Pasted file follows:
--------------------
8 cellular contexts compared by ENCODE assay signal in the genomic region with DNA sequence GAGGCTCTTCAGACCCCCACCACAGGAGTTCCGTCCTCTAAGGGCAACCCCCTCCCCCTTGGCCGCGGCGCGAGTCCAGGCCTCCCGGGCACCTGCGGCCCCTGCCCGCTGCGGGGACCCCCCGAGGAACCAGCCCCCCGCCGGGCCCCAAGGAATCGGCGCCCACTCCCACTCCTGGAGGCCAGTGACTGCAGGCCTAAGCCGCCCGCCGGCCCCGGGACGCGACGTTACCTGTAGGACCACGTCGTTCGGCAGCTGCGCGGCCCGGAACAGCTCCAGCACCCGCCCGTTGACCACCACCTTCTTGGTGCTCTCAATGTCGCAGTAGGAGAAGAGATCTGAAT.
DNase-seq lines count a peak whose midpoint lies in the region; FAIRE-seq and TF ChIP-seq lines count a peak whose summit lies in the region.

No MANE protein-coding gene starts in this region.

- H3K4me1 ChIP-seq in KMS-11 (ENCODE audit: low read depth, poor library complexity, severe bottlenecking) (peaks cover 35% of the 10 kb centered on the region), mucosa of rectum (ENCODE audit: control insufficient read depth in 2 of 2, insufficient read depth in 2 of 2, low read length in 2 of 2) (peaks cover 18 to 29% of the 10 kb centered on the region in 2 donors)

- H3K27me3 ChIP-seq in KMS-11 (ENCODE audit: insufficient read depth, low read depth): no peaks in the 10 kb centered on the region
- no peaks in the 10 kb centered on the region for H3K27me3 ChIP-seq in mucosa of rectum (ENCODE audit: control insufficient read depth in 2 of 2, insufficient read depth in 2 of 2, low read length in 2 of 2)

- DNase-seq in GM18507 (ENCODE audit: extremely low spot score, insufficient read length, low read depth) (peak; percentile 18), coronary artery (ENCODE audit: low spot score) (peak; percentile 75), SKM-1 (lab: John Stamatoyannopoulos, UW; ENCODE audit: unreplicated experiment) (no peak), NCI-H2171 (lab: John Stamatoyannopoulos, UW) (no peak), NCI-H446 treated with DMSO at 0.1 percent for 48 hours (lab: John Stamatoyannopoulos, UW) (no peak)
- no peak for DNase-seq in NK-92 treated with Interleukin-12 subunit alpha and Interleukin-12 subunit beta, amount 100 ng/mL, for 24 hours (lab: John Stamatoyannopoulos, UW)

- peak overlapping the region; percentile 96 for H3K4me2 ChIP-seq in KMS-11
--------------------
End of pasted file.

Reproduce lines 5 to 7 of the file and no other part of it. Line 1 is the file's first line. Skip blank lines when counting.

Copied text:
- H3K27me3 ChIP-seq in KMS-11 (ENCODE audit: insufficient read depth, low read depth): no peaks in the 10 kb centered on the region
- no peaks in the 10 kb centered on the region for H3K27me3 ChIP-seq in mucosa of rectum (ENCODE audit: control insufficient read depth in 2 of 2, insufficient read depth in 2 of 2, low read length in 2 of 2)

- DNase-seq in GM18507 (ENCODE audit: extremely low spot score, insufficient read length, low read depth) (peak; percentile 18), coronary artery (ENCODE audit: low spot score) (peak; percentile 75), SKM-1 (lab: John Stamatoyannopoulos, UW; ENCODE audit: unreplicated experiment) (no peak), NCI-H2171 (lab: John Stamatoyannopoulos, UW) (no peak), NCI-H446 treated with DMSO at 0.1 percent for 48 hours (lab: John Stamatoyannopoulos, UW) (no peak)